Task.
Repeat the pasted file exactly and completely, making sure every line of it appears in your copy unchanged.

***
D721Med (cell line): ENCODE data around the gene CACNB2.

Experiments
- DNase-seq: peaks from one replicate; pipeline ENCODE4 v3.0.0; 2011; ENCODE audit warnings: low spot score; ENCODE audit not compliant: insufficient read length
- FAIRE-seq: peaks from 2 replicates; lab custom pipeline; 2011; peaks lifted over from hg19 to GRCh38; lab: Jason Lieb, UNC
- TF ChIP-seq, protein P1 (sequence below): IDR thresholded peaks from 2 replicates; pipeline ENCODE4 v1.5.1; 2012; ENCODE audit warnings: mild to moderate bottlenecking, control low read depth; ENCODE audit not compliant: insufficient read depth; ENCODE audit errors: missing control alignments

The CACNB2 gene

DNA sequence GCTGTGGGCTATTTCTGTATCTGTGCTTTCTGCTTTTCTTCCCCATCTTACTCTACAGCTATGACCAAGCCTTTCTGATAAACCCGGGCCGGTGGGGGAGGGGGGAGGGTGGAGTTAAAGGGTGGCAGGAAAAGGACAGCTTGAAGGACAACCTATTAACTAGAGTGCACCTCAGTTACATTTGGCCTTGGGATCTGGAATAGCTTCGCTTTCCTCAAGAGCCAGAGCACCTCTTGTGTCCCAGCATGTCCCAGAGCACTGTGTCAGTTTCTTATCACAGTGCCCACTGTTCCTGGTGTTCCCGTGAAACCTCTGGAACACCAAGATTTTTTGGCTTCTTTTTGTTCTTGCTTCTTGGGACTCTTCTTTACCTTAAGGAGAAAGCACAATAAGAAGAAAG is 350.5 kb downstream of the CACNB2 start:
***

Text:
D721Med (cell line): ENCODE data around the gene CACNB2.

Experiments
- DNase-seq: peaks from one replicate; pipeline ENCODE4 v3.0.0; 2011; ENCODE audit warnings: low spot score; ENCODE audit not compliant: insufficient read length
- FAIRE-seq: peaks from 2 replicates; lab custom pipeline; 2011; peaks lifted over from hg19 to GRCh38; lab: Jason Lieb, UNC
- TF ChIP-seq, protein P1 (sequence below): IDR thresholded peaks from 2 replicates; pipeline ENCODE4 v1.5.1; 2012; ENCODE audit warnings: mild to moderate bottlenecking, control low read depth; ENCODE audit not compliant: insufficient read depth; ENCODE audit errors: missing control alignments

The CACNB2 gene

DNA sequence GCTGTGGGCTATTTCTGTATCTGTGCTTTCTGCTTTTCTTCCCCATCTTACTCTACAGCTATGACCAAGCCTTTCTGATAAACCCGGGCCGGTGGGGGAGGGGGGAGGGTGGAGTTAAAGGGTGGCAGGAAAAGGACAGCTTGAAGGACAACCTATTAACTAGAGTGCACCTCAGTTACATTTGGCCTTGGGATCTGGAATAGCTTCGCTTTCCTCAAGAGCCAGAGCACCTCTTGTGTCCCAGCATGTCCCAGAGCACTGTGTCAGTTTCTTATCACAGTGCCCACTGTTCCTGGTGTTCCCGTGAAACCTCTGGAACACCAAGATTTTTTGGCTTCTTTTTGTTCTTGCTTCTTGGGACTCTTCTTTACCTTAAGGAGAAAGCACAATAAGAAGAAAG is 350.5 kb downstream of the CACNB2 start: